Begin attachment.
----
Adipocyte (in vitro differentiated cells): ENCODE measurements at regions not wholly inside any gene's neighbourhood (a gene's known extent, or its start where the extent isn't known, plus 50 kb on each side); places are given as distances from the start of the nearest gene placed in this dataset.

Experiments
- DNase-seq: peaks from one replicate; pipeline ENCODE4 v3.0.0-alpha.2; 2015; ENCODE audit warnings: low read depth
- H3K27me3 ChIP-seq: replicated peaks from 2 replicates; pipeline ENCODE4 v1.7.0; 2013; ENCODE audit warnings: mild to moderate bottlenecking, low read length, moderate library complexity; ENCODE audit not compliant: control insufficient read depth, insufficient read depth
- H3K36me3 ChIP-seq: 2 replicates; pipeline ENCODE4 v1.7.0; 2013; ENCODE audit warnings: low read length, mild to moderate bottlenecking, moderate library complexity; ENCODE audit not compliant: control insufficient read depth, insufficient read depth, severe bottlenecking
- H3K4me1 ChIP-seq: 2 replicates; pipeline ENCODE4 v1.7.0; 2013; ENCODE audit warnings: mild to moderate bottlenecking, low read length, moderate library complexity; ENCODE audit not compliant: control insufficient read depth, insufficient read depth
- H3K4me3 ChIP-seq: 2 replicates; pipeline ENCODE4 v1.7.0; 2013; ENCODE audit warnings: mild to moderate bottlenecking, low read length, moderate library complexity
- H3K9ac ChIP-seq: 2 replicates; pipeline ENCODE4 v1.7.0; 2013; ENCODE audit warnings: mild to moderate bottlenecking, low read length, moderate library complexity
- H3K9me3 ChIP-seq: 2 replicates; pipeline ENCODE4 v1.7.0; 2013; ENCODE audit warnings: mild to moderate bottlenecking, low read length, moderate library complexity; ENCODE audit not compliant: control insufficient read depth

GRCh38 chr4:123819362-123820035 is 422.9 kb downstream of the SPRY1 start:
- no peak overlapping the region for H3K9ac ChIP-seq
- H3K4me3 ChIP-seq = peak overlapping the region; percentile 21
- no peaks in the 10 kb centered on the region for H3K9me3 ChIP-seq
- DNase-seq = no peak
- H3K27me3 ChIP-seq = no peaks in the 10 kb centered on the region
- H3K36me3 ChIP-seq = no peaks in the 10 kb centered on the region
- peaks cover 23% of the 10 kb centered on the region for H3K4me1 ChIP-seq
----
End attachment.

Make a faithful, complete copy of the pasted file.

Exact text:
Adipocyte (in vitro differentiated cells): ENCODE measurements at regions not wholly inside any gene's neighbourhood (a gene's known extent, or its start where the extent isn't known, plus 50 kb on each side); places are given as distances from the start of the nearest gene placed in this dataset.

Experiments
- DNase-seq: peaks from one replicate; pipeline ENCODE4 v3.0.0-alpha.2; 2015; ENCODE audit warnings: low read depth
- H3K27me3 ChIP-seq: replicated peaks from 2 replicates; pipeline ENCODE4 v1.7.0; 2013; ENCODE audit warnings: mild to moderate bottlenecking, low read length, moderate library complexity; ENCODE audit not compliant: control insufficient read depth, insufficient read depth
- H3K36me3 ChIP-seq: 2 replicates; pipeline ENCODE4 v1.7.0; 2013; ENCODE audit warnings: low read length, mild to moderate bottlenecking, moderate library complexity; ENCODE audit not compliant: control insufficient read depth, insufficient read depth, severe bottlenecking
- H3K4me1 ChIP-seq: 2 replicates; pipeline ENCODE4 v1.7.0; 2013; ENCODE audit warnings: mild to moderate bottlenecking, low read length, moderate library complexity; ENCODE audit not compliant: control insufficient read depth, insufficient read depth
- H3K4me3 ChIP-seq: 2 replicates; pipeline ENCODE4 v1.7.0; 2013; ENCODE audit warnings: mild to moderate bottlenecking, low read length, moderate library complexity
- H3K9ac ChIP-seq: 2 replicates; pipeline ENCODE4 v1.7.0; 2013; ENCODE audit warnings: mild to moderate bottlenecking, low read length, moderate library complexity
- H3K9me3 ChIP-seq: 2 replicates; pipeline ENCODE4 v1.7.0; 2013; ENCODE audit warnings: mild to moderate bottlenecking, low read length, moderate library complexity; ENCODE audit not compliant: control insufficient read depth

GRCh38 chr4:123819362-123820035 is 422.9 kb downstream of the SPRY1 start:
- no peak overlapping the region for H3K9ac ChIP-seq
- H3K4me3 ChIP-seq = peak overlapping the region; percentile 21
- no peaks in the 10 kb centered on the region for H3K9me3 ChIP-seq
- DNase-seq = no peak
- H3K27me3 ChIP-seq = no peaks in the 10 kb centered on the region
- H3K36me3 ChIP-seq = no peaks in the 10 kb centered on the region
- peaks cover 23% of the 10 kb centered on the region for H3K4me1 ChIP-seq